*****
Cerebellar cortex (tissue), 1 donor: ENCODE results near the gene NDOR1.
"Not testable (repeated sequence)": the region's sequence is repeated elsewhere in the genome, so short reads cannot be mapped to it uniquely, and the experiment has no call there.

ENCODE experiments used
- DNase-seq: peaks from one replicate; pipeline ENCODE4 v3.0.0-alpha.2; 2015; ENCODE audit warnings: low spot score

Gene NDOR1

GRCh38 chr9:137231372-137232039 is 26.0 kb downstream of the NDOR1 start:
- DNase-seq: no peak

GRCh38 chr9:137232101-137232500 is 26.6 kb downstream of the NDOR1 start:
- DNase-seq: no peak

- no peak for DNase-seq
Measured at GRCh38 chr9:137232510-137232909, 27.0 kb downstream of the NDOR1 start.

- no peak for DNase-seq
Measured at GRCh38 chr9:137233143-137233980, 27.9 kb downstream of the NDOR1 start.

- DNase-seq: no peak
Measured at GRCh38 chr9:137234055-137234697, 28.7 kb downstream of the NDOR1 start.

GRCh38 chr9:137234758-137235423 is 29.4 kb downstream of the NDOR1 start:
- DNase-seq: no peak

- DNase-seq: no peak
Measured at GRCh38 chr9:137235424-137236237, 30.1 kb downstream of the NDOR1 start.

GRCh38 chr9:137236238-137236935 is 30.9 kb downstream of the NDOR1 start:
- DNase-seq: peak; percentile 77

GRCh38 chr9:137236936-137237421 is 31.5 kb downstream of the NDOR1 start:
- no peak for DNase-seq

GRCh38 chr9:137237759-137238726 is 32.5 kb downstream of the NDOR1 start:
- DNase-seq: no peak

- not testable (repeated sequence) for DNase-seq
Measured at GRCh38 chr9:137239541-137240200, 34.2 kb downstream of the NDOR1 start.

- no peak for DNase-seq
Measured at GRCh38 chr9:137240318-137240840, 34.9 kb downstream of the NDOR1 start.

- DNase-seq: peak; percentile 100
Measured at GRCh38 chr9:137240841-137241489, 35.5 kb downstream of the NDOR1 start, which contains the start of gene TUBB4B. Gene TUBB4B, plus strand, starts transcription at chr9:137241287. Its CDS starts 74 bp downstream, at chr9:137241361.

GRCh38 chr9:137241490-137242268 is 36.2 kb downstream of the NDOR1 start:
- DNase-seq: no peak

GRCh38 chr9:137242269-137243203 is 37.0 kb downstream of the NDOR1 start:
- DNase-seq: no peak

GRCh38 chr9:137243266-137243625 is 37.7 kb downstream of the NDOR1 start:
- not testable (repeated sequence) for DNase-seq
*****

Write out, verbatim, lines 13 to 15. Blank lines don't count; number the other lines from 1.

Measured at GRCh38 chr9:137233143-137233980, 27.9 kb downstream of the NDOR1 start.

- DNase-seq: no peak
Measured at GRCh38 chr9:137234055-137234697, 28.7 kb downstream of the NDOR1 start.